School board, unions to begin contract negotiations Oct. 5

September 15, 1994|By Carol L. Bowers and Andrea F. Siegel | Carol L. Bowers and Andrea F. Siegel,Sun Staff Writers

After a bitter summer that pitted the Anne Arundel County school unions against the school board, the two sides must now learn to trust each other as they begin contract negotiations.

The monthslong process, which starts Oct. 5, comes just after relations between the four unions and the school board hit bottom. The unions represent 7,300 employees.

"In successful negotiations each side must trust the other side," said Jim Pickens, president of Local 1693 of the American Federation of State, County and Municipal Employees. "With the behavior they've been showing for the past few months it's difficult to trust them, and evidently they didn't trust us, which is why they played the game."

Mr. Pickens said labor-management relations within the school system are at "an historical low point and rapidly deteriorating."

In the past two years, the teachers' union has sued over an earlier contract and there have been complaints about maintenance workers not having needed equipment and a change in the summer flex hours of secretaries.

"It's a question of credibility," said Richard Kovelant, executive director of the Association of Educational Leaders, which represents principals and administrators. "It's not that they don't negotiate a contract in good faith. It's their performance."

Commonly, the school board renegotiates some line items in contracts it has passed because those contracts are settled before the County Council approves its budget. Such was the case this summer.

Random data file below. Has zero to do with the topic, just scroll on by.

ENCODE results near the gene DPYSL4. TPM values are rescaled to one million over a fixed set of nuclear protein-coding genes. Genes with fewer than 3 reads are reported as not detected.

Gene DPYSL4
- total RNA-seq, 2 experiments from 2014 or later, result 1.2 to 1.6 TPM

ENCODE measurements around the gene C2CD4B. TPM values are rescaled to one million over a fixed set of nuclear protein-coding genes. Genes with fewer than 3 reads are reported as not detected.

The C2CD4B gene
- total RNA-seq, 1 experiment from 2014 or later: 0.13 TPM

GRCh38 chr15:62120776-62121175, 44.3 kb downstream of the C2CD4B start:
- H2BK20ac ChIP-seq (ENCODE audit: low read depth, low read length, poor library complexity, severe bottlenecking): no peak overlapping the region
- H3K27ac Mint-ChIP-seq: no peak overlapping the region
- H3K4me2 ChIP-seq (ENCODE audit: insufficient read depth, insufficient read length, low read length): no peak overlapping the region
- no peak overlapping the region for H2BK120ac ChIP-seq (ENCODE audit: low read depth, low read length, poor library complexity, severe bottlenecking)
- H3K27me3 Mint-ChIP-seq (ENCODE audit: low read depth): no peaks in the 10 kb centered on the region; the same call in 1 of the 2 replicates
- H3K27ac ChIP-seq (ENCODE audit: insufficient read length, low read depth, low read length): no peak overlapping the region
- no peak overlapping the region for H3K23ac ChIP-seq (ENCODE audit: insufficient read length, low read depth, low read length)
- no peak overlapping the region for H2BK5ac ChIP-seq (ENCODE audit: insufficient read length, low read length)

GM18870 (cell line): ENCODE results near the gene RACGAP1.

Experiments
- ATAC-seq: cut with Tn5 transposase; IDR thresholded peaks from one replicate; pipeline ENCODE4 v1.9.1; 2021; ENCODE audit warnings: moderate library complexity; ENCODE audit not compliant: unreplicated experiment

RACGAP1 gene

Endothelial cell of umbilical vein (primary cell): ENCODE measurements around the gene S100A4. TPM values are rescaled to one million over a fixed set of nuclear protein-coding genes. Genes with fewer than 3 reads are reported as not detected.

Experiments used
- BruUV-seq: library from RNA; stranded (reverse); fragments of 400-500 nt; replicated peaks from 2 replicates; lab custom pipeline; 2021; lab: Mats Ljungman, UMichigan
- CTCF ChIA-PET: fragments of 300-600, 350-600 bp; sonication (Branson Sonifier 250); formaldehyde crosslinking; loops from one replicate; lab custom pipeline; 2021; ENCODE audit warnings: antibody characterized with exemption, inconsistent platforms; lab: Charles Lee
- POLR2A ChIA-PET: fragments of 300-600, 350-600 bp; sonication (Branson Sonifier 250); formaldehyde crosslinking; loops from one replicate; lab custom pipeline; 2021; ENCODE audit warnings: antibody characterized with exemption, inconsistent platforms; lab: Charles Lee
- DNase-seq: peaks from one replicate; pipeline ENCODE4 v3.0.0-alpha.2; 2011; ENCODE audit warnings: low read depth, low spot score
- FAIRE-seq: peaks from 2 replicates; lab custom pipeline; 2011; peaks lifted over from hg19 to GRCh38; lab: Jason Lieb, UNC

The council trimmed the school board's $444 million budget request to $408 million and specified that the $1.7 million cut from the health-care budget be put toward longevity raises.

In figuring the $408 million operating budget, the board decided there wasn't enough money to cover the $3.2 million needed to give longevity raises for all employees.

The board then decided to renegotiate portions of the contract with the unions.

Initially, the four unions said they would not discuss renegotiating the longevity raises.

The standoff led to a lawsuit filed by AEL and a counter suit filed by the school board.

In an uncharacteristic show of solidarity, the other three unions vowed to stage a job action to support AEL.

By the time AEL settled, the other employee unions had given up some health care benefits in exchange for the longevity raise, which had been part of the contract.

The time spent resolving this summer's disputes has made for a late start in crafting the proposals for next month.

Union officials said this probably means nonsalary issues will be given greater importance.

"We're not harboring any deep hostile feeling toward the board," said John R. Kurpjuweit, president of the Teachers Association of Anne Arundel County. But, he said, the unions "are never going to be able to forget" the board's actions of this past summer.

Michael Pace, school board president, said he wasn't too concerned about the union rhetoric and said the board was ready to start anew.

"I think a lot of what you are hearing is normal noise that surroundslabor negotiations," he said.

Mr. Kovelant, AEL's president, said the board could still do a better job negotiating.

He compared the process to the children's game of "telephone," in which a message is whispered from one person to another with the end result being a garbled version of the original message.

He said the board's negotiating team takes his written proposal to a larger staff team, which forwards it with recommendations to the board.

"For 29 cents, I can deliver that message," he said. That system, is "probably the single largest cause for a break-down in communications. . . . It's the goofiest thing you ever saw."

Ronald L. Beckett, associate superintendent for support services disagreed. He said staff negotiators can make agreements, though the board gives the final approval.

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